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Library shifting to meet needs of community

B.C.'s busiest per capita library working to improve access, increase hours



The idea that print is endangered and technology is making libraries irrelevant couldn't be more wrong in the town of Whistler, which boasts one of the busiest per capita libraries in the province.

You might think this has to do with free Wi-Fi and the computer lab, or the fact that after Rogers Video closed last year the Whistler Public Library is now the default video rental store for the community, but it's not the case. The most popular items in the library circulation remain adult fiction and children's picture books.

"I know, right?" laughs library director Elizabeth Tracy, who took over management of the library four months ago after serving as head librarian in Telluride, Colorado — a ski resort like Whistler. "There's still a lot of demand for old, traditional uses, but at the same time we're also adopting all the latest multimedia and technologies out there, and those things are growing for us as well."

Since Tracy arrived she says she's been working to restructure operationally as well as finding new ways to work with other stakeholders to better serve the community.

One of their goals is to increase library hours, which were reduced in 2010 as a result of a budget shortfall of $54,000. As a result, they cut hours and closed Sundays.

In the last municipal election, several candidates said they would support an increase in funding for the library to restore those hours. While Tracy was not around during the decision-making, she is optimistic that they will succeed.

"Most definitely (expanding to seven days) is on our radar, and we've been doing a lot of reorganizing of hours in our library to be able to pursue that and to be able to meet community needs in the future," said Tracy. "Spring is our strategic planning session, and a lot is going to come about from that process. It's on our minds, it's the goal, right now we're ascertaining how to make that happen."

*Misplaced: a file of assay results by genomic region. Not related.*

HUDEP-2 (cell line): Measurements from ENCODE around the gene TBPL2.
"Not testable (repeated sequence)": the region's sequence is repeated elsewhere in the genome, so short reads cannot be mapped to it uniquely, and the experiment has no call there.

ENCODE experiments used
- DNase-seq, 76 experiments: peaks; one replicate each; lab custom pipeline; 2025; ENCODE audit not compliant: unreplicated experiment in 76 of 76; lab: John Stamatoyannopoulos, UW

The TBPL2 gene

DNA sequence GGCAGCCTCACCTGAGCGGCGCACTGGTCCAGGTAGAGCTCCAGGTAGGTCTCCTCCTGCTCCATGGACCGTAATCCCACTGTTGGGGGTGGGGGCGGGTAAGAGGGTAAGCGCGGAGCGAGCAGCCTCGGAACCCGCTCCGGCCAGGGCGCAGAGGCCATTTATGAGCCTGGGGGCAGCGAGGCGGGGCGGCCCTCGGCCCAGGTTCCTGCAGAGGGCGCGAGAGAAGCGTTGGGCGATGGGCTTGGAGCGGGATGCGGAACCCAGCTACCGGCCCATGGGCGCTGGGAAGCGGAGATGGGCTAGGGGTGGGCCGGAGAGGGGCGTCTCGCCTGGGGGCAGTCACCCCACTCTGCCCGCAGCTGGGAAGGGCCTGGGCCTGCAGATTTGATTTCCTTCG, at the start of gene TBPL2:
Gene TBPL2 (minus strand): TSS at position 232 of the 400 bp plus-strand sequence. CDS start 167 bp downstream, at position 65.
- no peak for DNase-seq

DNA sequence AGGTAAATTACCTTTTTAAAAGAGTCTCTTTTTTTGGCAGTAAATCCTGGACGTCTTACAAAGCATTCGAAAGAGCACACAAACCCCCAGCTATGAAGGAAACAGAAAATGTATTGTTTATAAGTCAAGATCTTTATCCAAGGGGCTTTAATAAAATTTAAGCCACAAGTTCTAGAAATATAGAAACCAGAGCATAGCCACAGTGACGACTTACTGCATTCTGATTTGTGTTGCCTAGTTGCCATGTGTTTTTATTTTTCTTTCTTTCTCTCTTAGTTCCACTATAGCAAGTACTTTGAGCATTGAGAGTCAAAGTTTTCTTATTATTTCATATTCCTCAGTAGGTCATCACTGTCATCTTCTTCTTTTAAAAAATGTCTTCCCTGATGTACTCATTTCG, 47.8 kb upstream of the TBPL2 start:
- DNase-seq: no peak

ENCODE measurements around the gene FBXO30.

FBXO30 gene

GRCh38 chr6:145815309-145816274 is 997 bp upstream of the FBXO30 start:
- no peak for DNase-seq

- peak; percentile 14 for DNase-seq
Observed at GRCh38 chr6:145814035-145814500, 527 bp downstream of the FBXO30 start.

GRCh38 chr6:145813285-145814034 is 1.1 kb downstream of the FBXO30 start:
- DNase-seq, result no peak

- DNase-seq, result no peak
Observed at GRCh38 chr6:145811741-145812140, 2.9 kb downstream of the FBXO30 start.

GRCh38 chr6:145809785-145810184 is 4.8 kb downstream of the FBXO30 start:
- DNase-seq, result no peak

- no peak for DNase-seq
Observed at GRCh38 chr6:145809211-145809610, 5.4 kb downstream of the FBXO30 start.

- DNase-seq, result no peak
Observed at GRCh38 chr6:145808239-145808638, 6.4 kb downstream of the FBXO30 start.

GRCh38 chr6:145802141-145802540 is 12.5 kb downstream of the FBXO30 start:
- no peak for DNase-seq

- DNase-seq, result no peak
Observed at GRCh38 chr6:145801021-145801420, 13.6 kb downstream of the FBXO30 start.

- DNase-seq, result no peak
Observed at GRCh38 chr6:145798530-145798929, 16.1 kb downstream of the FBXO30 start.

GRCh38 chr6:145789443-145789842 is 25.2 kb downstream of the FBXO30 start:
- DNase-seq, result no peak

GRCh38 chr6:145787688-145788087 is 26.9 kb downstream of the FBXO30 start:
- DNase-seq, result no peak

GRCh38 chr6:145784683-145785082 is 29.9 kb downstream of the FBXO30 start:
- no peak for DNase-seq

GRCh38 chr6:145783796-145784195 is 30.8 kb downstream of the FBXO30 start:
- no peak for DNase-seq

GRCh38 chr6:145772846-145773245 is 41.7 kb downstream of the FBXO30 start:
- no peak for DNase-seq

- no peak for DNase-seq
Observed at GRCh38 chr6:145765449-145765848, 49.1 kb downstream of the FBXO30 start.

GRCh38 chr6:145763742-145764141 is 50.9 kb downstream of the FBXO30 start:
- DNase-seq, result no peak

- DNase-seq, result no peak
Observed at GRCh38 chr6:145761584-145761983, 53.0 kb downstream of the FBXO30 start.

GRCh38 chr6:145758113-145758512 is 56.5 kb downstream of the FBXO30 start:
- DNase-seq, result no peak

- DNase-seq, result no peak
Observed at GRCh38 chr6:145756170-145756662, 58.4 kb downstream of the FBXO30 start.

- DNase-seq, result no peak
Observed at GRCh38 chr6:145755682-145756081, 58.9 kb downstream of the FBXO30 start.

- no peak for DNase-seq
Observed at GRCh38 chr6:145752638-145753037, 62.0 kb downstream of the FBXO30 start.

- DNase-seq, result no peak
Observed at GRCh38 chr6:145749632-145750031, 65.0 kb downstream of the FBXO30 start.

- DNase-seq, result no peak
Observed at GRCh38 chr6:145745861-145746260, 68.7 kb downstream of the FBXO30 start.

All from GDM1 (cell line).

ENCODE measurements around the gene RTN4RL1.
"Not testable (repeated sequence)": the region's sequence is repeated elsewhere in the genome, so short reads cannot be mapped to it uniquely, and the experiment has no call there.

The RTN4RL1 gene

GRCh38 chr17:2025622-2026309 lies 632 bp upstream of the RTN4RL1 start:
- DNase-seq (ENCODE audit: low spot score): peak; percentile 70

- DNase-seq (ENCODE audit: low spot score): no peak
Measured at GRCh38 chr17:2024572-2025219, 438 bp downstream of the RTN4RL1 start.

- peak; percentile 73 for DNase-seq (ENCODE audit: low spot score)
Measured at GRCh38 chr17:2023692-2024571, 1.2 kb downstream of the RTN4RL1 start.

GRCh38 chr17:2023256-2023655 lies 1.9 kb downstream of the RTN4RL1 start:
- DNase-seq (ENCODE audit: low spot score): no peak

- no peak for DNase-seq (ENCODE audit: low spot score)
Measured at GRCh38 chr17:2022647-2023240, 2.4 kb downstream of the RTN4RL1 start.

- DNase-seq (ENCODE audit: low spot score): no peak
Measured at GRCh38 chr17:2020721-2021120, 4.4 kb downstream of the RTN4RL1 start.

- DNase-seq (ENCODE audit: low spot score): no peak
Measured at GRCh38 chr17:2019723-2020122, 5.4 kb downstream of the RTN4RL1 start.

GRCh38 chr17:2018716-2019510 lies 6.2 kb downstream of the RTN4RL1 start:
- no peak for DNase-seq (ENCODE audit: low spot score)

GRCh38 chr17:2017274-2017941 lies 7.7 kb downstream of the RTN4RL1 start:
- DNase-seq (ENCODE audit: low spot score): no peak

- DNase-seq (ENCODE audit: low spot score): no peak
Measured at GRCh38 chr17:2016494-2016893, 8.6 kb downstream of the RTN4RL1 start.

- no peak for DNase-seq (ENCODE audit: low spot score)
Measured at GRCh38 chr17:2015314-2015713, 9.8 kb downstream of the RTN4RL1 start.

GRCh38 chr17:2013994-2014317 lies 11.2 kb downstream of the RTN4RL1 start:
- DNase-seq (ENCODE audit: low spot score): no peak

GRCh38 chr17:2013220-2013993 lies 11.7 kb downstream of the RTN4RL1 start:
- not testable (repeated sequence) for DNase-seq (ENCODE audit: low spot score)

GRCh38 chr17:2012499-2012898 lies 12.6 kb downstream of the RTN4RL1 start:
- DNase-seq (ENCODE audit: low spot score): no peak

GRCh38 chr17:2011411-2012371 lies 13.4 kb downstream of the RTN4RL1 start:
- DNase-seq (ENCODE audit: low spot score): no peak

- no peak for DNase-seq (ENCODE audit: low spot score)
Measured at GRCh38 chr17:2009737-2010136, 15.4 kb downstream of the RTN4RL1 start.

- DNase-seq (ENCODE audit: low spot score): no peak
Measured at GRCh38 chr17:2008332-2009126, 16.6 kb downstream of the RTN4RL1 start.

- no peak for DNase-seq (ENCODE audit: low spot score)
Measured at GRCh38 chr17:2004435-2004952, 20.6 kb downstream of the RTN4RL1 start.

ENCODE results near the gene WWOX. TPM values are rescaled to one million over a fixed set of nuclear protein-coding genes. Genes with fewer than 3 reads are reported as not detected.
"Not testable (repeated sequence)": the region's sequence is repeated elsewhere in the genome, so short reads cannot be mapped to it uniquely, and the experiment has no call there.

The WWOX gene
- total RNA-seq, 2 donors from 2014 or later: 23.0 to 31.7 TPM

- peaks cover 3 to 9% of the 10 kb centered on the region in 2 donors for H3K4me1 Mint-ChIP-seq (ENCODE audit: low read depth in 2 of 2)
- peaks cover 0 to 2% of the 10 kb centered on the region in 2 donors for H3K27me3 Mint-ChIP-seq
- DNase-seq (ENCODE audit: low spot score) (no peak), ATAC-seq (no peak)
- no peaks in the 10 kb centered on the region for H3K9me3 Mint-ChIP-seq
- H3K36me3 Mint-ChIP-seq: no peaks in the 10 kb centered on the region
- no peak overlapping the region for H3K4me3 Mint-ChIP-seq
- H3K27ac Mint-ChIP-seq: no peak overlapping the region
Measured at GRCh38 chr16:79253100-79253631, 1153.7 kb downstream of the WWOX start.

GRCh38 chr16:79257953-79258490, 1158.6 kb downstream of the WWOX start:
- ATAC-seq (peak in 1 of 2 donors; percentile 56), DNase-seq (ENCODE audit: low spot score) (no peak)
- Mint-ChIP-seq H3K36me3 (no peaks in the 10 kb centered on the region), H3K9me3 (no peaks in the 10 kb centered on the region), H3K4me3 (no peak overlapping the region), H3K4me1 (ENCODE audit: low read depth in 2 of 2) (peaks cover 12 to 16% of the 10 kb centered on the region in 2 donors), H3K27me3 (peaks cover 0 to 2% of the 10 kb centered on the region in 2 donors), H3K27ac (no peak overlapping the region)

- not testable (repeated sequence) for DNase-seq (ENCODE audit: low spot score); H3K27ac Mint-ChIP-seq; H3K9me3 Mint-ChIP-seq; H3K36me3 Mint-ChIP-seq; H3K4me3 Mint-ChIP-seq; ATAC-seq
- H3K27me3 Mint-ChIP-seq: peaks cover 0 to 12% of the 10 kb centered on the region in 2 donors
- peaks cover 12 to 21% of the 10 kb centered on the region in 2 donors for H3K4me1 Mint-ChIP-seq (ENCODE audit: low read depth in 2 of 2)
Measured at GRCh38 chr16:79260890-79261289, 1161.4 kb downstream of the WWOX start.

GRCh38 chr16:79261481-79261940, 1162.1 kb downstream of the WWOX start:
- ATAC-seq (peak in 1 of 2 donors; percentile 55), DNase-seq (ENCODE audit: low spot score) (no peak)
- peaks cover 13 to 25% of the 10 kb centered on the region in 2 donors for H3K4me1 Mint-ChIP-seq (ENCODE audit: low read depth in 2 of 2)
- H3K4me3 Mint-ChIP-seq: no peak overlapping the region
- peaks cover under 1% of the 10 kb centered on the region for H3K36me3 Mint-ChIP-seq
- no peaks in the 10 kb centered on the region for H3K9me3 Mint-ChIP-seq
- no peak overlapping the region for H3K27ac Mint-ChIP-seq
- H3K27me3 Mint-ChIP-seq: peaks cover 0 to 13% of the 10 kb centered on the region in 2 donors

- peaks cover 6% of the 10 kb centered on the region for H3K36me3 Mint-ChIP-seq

Mayor Nancy Wilhelm-Morden supported increasing library funding in her campaign and said the issue is on council's radar as well. "What happened this year was was that the library was without an executive director for several months, and the library and board set their own budget... so we stepped back to allow the library time to do what they needed to do to replace the executive director and give her time to put her own stamp on things."

Wilhelm-Morden noted that both the municipality and library are entering the budget process, and council will meet with the library board on December 18.

Meanwhile, fall is typically one of the busiest seasons for the library with upwards of 10 new members signing up every day, and increased demand for the computer lab and Wi-Fi as newcomers to the resort get their bearings. Daily traffic is usually between 700 and 800 averaged out annually, and this past Saturday saw 860 people come through the doors — "and Saturday is not even our busiest day," said Nadine White from the library's adult services department. Provincially, the library has more per capita visits than any library in the province and more daily visits than the library in West Vancouver.

With second homeowners and seasonal workers, library membership represents 119 per cent of the year-round population, which is well over double the 47 per cent provincial average.

Registration is slightly behind last year, but Tracy expects that it will pick up as more workers arrive in the resort. Typically the period before and immediately after the job fairs is the busiest for the front desk.

Recognizing that their identification requirements made it difficult for newcomers to get library cards, White said the system has been simplified. Newcomers can get up to three books by showing one piece of identification and providing an address where a library card will be mailed to them. Once they pick up their card, they're allowed unlimited checkouts. "We recognized that not everybody is going to have a pay stub with their name on it or a credit card," said White. "We want to get rid of impediments to using the library everywhere we find them, and make it more accessible."

—This is the first in a three part series.Next week the Pique looks at how the Whistler Public Library is embracing technology.